EXAMS PLANNED (may be modified in class): 
Exam1: Digraphs I: exercises on  pages 12, 17, 23, 29 (1st only), and 31.
Exam2: Digraphs 2: exercises on pages 23, 2nd on pg30, and pg38.  Digraphs 3: exercises on pg 14, 15, 21, 27, 29.
Final: May 25, 14:00. Digraphs 4: exercises on pgs 6, 8, 16, 20 (L_out only), 24 (L_out only).

MTH 623, Advanced Differential Equations

Here is a flyer  and the syllabus for my advanced course in dynamical systems MTH 621/2/3. The emphasis this year
will be on surveying the wide range of this branch of mathematics and its applications, rather than
probing deep theorems. We will use a great -- and very accessible -- text written by the eminent
mathematician S. Sternberg plus some  other resources to be determined during the course.
This is three term sequence. In Fall and Winter, we will go through the entire book by Sternberg.
Spring of 2021 will most likely be organized as a 'topics' course. This will in part depend on students'
interests. Among the possibilities are topics in Ergodic Theory, Number Theory, Quantum Mechanics,
and so forth. (This year, we dedicated the term to "flocking".)

ASSIGNMENTS: Study the heat equations and the wave equation on [0,1] (space) cross \R (time).       

                        Study "Flocks and Formations".
                        Explore Def 2.2 with an explicit example (such as Q on page 7).
                        Prove first statement in Thm 3.6 (this includes: prove Gersgorin).
                        Study spectrum and eigenvectors of an example of a hierarchical flock (section 7).
                        Simulate an oriented flock numerically (section 8).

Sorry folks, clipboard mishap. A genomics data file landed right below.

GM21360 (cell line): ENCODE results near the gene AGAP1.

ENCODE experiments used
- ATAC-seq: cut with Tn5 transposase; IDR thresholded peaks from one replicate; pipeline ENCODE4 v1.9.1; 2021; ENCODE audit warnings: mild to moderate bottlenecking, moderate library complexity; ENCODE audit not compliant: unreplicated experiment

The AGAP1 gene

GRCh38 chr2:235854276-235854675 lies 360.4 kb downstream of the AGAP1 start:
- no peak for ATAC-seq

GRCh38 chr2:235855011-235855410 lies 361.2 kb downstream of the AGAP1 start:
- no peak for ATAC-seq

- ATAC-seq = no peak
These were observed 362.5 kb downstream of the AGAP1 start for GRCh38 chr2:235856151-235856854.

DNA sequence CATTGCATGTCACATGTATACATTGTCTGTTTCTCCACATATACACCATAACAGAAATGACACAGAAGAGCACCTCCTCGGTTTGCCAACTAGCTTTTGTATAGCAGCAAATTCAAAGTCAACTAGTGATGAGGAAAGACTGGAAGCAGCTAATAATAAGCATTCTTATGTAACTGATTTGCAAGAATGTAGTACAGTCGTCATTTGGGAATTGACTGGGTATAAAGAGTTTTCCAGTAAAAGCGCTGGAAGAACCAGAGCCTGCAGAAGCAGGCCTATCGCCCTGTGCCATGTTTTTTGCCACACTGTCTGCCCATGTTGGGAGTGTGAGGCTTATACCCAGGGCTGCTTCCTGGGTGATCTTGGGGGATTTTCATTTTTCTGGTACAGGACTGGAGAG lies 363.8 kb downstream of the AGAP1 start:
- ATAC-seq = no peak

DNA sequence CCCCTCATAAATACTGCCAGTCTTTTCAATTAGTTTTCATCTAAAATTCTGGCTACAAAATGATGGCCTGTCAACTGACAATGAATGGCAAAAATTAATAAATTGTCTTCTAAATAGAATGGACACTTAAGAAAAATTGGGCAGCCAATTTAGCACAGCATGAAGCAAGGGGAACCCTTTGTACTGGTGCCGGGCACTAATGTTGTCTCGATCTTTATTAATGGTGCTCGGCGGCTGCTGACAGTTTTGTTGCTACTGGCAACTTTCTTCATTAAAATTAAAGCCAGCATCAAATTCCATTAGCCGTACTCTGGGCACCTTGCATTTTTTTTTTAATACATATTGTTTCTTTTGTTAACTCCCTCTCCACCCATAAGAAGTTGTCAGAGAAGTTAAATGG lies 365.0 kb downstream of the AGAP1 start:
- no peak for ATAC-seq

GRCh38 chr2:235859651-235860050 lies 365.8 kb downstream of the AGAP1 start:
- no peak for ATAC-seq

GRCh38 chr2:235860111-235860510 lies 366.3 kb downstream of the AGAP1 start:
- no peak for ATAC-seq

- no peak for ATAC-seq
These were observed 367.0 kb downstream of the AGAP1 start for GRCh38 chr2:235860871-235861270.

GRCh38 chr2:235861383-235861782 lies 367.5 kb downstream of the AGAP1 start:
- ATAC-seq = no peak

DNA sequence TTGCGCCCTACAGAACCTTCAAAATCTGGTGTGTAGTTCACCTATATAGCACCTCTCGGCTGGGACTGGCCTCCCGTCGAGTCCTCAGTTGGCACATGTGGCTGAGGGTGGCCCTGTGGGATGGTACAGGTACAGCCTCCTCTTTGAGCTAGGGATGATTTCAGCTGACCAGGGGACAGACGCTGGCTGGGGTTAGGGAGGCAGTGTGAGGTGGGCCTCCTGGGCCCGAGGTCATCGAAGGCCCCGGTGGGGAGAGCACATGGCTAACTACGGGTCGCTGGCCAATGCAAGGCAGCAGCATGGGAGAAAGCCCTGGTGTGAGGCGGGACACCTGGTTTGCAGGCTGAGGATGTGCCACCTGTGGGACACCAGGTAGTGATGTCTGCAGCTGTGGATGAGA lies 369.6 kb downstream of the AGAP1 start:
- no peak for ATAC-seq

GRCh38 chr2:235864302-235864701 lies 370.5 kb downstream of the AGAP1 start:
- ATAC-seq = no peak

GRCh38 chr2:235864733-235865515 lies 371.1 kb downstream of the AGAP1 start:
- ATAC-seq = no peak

Complete proof of stability of a ``rotating" flock.
Prove stability if ONLY the leader changes direction (not every individual as in thm 5.2).
                        Simulate these cases.

                        Study "Signal Velocity in Oscillator Arrays".                  

                        Study "Transients in the Synchronization of Asymmetrically Coupled Oscillator Arrays".

                        Study "Dynamics of Locally Coupled Agents with Next Nearest Neighbor Interaction".              

PRESENTATIONS: May 25: Logan,    May 27: Ed,    June 01: Robert B,    June 03: Choomno.                                

EXAMS PLANNED (may be modified in class): 
Fully analyze the example given in section 6, using all the principal results in the paper.
            Ample hints are given in the text.
Exam2: Perform the analysis of "Signal Velocity" until (not including) Lemma 4 for the system in
            eqn (2) with gx=gv=-1 and rho_{x,-1}=rho_{x,1}=-1/2 and rho_{v,-1}=-2/3 and
            rho_{v,1}=-1/3. (The central rho's are equal to 1).

May 25, 17:00. Perform all computations in Transients Prop1 and Thm3 when c+=2/3 and c-=1/3.


General Announcements for Students:

In most of my classes you will be either strongly encouraged,
or even obliged to turn in your HW in *.pdf format based on LATEX.
Here is a website where LATEX is explained: 


Student Research Projects:

I have many research projects, Most are intended for 501 theses or PhD level projects.
If you are interested in doing a research project in:
Dynamical Systems, Social and Economic Networks, Coherent Motion of Flocks, Topology/Geometry,
Fractal Geometry, Discrete Mathematics, Mathematical Physics, Networks and Graph Theory,
or others, please talk to me.